- —Guest CMB
Quitting is so empowering
- I had been getting horrible migraines and hangovers from drinking that were getting worse and lasting longer. I often don't drink for 4 or 5'days sometimes a week after one of these episodes but on MLK weekend, I decided to not resume again for as long as possible. Was a heavy drinker for 30 years:20s,30s,40's. I was one of the lucky ones. No DUI s, but I drove drunk after parties, no divorce, I married a man who drinks very little but I knew I was playing with fire and had a father and brother who are alcoholics. Instead of drinking every night, I've had one glass of wine for a special occasion with a friend and as good as it tasted at the time, I did not go home and have another 2 or 3 because it had been 5 weeks of not drinking anything and sleeping like a baby and waking up refreshed and never feeling out of control or embarrassed. the thing is, I would go to a party and my glas would never be empty all night. I just couldn't keep up with myself anymore. Virgin margaritas
- —Guest Chris
It was time
- My taste of alcohol began at a very young age. In church, as an alter boy. I was 8 years old. 38 years later, my routine was to down three shots before I would say "Honey, I'm home". I hated the stigma. I hated who I became. I hated the way I felt. I hated the extra 100 lbs I put on. I hated having no freedom. I hated my poor financial situation. I envied happy people. I envied healthy people. I envied life. It's been 7 months. I feel like a champ now, lost 30 lbs, friends are now following my lead and I can wake up each morning refreshed. I
- —Guest Greg
No alcohol stop anxiety
- It can be hard at gatherings with alcohol and when I think about drinking. I take a step back look and really listen to people who are under the influence of alcohol. It just confirms I made the right choice I do not want to look or act like a stupid ass drunk anymore. I feel sorry for alot of drinkers because I know when they wake up tomorrow they will feel embarrassed. So when I go to a social alcohol event it just makes me very happy its not me doing stupid stuff or making bad choices anymore. k and really look and listen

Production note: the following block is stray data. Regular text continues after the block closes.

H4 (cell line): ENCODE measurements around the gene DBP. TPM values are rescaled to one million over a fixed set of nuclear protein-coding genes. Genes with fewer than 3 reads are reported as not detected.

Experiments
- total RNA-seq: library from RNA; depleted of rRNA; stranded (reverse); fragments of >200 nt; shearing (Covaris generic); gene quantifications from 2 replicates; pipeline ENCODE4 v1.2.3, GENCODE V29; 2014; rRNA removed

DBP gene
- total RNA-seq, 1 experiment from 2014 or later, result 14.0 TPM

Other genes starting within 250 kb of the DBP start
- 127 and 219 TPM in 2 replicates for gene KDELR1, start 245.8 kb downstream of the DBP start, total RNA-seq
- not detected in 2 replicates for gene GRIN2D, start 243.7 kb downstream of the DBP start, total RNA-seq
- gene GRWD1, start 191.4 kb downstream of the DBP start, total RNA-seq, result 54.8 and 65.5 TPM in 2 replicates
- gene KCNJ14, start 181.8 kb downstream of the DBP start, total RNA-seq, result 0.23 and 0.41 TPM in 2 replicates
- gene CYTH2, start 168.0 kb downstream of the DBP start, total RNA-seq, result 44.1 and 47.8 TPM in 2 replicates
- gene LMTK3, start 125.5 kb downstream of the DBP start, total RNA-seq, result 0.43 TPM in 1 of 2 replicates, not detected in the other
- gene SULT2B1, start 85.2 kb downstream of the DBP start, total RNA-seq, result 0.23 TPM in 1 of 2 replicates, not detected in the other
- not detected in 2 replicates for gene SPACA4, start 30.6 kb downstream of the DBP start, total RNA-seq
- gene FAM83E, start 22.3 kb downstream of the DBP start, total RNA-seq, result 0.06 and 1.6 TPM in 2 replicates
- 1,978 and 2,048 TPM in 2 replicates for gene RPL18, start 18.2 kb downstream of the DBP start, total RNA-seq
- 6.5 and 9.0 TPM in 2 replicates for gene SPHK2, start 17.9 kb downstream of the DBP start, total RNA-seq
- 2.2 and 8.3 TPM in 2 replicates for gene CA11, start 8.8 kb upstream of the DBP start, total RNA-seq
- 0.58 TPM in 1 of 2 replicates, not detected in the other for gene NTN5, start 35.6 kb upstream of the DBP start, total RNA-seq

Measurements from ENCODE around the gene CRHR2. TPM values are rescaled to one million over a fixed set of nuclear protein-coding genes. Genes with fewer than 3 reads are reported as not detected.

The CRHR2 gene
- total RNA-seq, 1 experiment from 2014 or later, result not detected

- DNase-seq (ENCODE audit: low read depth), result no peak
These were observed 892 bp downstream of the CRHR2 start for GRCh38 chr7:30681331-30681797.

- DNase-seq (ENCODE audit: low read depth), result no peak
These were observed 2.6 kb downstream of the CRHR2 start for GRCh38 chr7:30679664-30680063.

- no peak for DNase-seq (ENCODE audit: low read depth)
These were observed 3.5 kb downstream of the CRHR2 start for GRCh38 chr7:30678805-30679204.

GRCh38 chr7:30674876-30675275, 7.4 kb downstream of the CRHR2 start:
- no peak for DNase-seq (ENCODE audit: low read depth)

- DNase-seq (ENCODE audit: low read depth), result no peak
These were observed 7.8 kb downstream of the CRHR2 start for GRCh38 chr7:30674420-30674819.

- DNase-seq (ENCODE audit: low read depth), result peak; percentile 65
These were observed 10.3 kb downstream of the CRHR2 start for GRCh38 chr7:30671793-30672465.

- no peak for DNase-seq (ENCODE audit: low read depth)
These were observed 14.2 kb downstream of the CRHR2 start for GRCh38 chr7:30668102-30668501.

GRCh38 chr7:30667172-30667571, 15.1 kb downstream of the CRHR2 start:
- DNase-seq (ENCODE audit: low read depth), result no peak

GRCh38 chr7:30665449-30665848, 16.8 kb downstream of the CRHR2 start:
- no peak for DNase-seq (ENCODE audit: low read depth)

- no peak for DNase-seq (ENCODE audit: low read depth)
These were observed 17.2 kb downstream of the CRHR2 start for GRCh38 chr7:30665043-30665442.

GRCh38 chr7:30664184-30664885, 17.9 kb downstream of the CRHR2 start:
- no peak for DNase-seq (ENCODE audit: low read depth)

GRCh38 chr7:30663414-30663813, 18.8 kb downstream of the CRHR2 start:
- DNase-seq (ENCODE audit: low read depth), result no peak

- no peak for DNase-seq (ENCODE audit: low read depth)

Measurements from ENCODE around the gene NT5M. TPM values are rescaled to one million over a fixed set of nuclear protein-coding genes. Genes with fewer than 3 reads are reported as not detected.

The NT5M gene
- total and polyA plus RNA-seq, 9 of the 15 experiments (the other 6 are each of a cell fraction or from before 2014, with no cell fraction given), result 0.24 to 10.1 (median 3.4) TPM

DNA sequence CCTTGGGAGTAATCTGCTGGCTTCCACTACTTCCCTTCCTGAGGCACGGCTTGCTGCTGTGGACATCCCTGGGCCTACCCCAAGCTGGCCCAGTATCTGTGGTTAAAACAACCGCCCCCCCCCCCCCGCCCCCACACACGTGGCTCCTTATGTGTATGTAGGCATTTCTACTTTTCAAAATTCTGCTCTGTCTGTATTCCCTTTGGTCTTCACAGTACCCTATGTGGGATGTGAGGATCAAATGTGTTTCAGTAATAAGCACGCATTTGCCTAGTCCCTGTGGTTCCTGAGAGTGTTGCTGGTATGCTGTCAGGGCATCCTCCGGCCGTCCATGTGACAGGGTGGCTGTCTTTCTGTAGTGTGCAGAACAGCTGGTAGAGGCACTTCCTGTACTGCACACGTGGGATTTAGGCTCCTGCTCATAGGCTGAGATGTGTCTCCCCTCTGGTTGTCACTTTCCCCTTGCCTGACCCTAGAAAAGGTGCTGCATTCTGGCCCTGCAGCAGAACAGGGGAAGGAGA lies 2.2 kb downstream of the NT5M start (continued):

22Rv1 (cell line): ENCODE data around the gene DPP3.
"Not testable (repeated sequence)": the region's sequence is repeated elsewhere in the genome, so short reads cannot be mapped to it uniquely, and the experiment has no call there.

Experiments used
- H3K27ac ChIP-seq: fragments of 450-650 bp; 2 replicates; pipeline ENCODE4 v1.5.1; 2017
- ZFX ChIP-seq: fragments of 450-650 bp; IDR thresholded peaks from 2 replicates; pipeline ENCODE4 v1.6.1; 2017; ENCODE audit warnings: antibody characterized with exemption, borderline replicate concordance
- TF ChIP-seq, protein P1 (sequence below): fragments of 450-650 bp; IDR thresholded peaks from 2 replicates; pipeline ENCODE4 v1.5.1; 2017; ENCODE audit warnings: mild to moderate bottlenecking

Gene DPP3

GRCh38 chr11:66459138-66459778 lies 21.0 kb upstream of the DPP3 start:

- —Guest deb
Better times ahead.
- It's been 6 months. I quit cold turkey and on my own after years of drinking a fifth every 2 days. The craving for the actual alchohol went away rather quickly, but the social implecations still bother me a lot. For example, two events recently, both work related, had people all around me drinking. I was offered drinks, but declined. I still feel like I owe everyone an explantion why I am not drinking. The social anxiety is very hard to endure. I avoid anywhere where drinking will be, but that is not always practical. I am proud that I have a new direction in life. I never felt better phsycally. I have a clear mind. But when social gatherings are there, I am one loner that stands in the corner when I used to be the life of the party. I had a 100 reasons to stop drinking. I only have one reason to start back up: Social anxiety. It's a killer and I need help in those situations. I am so glad I did quit. WOW, life is grand! 6 months.
- —Guest Greg
I could not do it any more.
- I reached a point where I knew that if I continued to drink it would kill me. It would not be quick however, it would be long, painful and it would hurt the people who loved me deeply. My moment of clarity was the deep understanding that I did not have the right to inflict that upon them. Having been sober once before for over a decade, there was no question about what to do. That was over four years ago and I have not regretted or doubted me decision once in this time. I value, respect and enjoy my sobriety immensely and have an immense amount of gratituded ?
- —Guest Christopher
- Had a company party and again had too many drinks and blacked out and am embarrassed and appauled at myself.At times I blame the suicide of my husband 6 years ago but realize that's just another excuse. I'm 51 and been drinking since 16, time for a change. Positive thoughts my way please.
- —Guest repeat
Tired of being my worst enemy
- I only made bad choices when I drank. Been sick for a year now to many health issues to name. But when I looked in the mirror and saw the enemy 15 days ago I begged GOD to help me. Still struggling day to day I want to live I'm not letting the enemy back in my soul. The truth set me free
- —Guest dee